By Tori Ward, Cruise and Resort Specialist, ROX Travel & Christopher Warren | Photos by Tori Ward
When I invited my grown son to celebrate a mommy and me milestone birthday cruise in Northern Europe this spring, I asked myself if I could be a traveling partner and not a mom.
The answer was “yes,” except for the one time in Culzean Castle, Scotland when I wanted to shout, “Hands in pockets, hands in pockets!” That child has to touch everything.
When we returned I asked him to share his memories of the trip. This is our story.
Christopher: May is a perfect time to visit the UK and Ireland. The skies are blue, the sunsets magnificent and the shades of green highlight the sturdy Hawthorne bushes bursting in soft white blooms.
If the natural beauty, the bobbing fishing boats and the rocky harbors weren’t enough to make you fall in love with the area, the locals were the main attraction. Friendly, helpful and relaxed with a yarn to spin about every mile we traveled.
Tori: The aforementioned Culzean Castle was just one of many castles we visited on our itinerary that included Guernsey, Ireland, Northern Ireland, Scotland and France. While a tour of Stonehenge was essential, my favorite moments were the little surprises we didn’t plan.
The antique book store casually supervised by two elderly men in rocking chairs. They seemed to exist on book dust and tea. Their shop was a treasure trove of Queen Elizabeth commemorative thimbles, literature from the Nazi occupation of the island during WWII and ancient nautical handbooks.
And, while we couldn’t not see Edinburgh Castle, the sprawling fortress that dominates the town, the port city of Queensferry and the morning we spent exploring and locating a forested hiking trail that parallels the harbor, was mysterious and energizing.
Christopher: Many of our excursions were pre-planned and shared. However, as a Navy veteran my most profound tour was a solo trip to the beaches of Normandy.
On Arromanches Beach, where the Canadians came ashore during the D-Day invasion, I broke from the group and considered how I would approach such a long, flat, desolate beach. Compared to this Gold’s Beach landing area however, our next destination, Omaha Beach, overwhelmed me with sorrow.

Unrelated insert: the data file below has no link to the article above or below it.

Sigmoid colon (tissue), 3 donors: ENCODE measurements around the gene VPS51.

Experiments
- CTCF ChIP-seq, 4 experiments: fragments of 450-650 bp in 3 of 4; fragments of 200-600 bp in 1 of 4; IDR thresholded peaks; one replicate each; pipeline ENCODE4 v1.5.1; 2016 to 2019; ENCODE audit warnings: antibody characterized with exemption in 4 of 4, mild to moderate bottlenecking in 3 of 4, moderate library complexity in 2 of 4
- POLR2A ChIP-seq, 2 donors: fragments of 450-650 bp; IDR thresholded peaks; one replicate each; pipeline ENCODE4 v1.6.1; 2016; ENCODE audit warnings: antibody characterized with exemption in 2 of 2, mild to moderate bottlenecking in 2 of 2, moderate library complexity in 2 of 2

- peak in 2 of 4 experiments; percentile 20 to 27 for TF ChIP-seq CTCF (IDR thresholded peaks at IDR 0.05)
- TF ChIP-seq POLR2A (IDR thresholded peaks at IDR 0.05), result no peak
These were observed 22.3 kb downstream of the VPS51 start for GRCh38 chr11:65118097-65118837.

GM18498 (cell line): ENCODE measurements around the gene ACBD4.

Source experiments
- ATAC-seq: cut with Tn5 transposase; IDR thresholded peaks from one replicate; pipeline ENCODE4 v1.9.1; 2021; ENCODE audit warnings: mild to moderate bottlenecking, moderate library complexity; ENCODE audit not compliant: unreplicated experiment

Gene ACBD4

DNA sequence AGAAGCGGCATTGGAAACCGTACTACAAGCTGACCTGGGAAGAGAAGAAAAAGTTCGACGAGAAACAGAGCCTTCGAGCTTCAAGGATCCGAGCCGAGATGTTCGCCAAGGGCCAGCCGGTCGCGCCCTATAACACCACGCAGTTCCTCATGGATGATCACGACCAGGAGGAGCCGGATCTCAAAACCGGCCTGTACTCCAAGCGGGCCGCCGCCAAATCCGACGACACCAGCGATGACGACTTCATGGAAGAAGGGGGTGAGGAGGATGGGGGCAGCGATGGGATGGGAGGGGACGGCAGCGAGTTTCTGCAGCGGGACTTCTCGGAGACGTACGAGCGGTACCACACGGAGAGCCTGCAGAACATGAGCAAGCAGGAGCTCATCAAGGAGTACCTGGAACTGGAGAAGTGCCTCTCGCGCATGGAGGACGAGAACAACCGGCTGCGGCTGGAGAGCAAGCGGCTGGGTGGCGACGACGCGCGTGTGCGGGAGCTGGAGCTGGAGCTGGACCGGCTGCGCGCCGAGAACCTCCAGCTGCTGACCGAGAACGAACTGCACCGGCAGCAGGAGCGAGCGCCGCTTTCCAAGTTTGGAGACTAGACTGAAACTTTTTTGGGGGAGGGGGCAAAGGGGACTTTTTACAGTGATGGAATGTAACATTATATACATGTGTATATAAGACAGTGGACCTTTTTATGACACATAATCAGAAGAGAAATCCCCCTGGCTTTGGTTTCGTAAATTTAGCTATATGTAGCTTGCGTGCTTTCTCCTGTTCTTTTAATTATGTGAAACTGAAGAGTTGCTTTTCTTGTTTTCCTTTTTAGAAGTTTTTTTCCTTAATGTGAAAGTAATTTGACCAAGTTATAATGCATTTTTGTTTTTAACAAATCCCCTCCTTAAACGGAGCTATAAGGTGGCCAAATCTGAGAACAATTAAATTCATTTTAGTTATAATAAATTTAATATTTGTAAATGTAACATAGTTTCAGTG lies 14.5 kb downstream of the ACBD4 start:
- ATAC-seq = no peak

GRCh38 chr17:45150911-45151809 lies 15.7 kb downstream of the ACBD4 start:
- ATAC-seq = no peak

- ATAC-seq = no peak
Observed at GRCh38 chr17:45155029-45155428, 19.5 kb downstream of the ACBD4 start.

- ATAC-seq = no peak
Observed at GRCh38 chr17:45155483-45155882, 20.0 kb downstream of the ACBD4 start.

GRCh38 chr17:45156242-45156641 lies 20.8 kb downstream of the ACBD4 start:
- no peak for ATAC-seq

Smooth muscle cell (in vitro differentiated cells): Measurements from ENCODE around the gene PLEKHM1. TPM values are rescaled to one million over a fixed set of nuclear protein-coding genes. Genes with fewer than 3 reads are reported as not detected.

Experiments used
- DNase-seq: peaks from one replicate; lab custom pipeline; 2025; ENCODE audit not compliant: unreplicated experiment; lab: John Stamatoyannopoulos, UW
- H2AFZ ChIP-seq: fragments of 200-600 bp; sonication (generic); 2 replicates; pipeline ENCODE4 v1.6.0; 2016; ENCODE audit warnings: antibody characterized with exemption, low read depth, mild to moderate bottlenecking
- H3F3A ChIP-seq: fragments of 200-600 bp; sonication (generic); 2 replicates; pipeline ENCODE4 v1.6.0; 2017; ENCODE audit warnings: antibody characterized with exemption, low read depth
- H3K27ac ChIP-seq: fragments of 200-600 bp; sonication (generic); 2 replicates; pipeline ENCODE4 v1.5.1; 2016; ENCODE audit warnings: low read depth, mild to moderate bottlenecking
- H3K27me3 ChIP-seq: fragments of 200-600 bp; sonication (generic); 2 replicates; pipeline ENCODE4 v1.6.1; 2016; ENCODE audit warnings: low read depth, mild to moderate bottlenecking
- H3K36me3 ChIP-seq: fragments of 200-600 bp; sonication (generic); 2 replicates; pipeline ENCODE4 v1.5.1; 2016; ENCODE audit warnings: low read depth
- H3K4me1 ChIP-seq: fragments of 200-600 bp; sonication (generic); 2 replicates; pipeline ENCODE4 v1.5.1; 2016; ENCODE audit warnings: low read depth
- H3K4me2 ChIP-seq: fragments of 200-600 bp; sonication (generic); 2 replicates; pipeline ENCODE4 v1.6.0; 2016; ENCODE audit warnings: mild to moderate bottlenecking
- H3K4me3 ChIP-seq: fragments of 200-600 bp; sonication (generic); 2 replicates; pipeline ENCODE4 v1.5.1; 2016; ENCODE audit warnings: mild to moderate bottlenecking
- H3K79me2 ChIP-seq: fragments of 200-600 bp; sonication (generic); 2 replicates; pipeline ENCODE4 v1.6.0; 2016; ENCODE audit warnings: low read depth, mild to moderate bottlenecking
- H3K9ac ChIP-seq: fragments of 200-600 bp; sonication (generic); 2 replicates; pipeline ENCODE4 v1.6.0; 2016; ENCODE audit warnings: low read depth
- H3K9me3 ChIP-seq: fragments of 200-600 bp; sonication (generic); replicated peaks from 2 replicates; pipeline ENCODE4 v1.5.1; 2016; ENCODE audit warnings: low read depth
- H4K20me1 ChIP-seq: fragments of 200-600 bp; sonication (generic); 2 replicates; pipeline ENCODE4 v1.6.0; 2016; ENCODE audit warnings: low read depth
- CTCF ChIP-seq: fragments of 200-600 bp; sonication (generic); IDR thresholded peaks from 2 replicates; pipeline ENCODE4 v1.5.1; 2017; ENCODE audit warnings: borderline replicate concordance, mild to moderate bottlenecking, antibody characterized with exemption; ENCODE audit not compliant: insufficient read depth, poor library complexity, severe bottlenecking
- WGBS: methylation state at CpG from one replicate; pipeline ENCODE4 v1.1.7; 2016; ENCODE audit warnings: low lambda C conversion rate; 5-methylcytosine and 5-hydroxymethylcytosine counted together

I witnessed countless white crosses at the battlefield grave complex that represented just a small number of the many sons and daughters that were lost during the war. The silence was respectful providing this shore with a blanket of peace for the souls lost there.
Tori: An unexpected treat, about mid-way through our cruise was a trip to Alloway, the childhood home of Robert Burns, Scotland’s famous poet who many of us know from the song, Auld Lang Syne. We stopped at the Brig a’ Doon’s Coven Restaurant where the door was staffed by a gentleman in full Highland Dress, bagpipes rattling. Soon the entry was flooded by men in kilts and ladies in fascinators who were assembling for a wedding reception.
Christopher: As a novice pleasure cruiser, I was fascinated by the technology on board this Princess ship. It took me a while, though, when I got home to remember the little medallion I wore on my wrist to summons a waiter wouldn’t work with my spouse.
Tori: I was feeling a bit sad as I packed on our final day, but cheered myself that in only two weeks I would be packing again for a Greek vacation with Christopher’s daughter, my oldest granddaughter.
Christopher and Tori: When people asked what the best part of the cruise was it was spending time with each other, great conversations and new memories.
More families are exploring multigenerational travel. Cruising is a good way to “dip your toe in the water,” because ships and their venues are large and diverse enough to allow each person or generation to find something that appeals to them while still allowing you to share mealtimes or quiet moments.
Currency. If you are traveling to both the UK and Ireland, remember to bring both pounds and euros. I heard more than one person exclaiming with disappointment when they couldn’t use euros in Belfast, Northern Ireland and Scotland when they had been able to use them in Blarney and Cork, in the Republic of Ireland.
Even if your all-American son looks appalled, try the high-tea on sea days. It’s a cruising joy and something we rarely have time for at home. He discovered he enjoyed it.
Bring wet-weather gear. Sudden showers and foggy mists are very common, although we were blessed with wonderful weather. Layers are the best form of dress.
Navigating London Heathrow or any large international airport can be overwhelming if you aren’t a frequent traveler. When making flight arrangements for any cruise, it’s safest to build in “a day before boarding” arrival to avoid the panic of thinking you are going to miss your departure.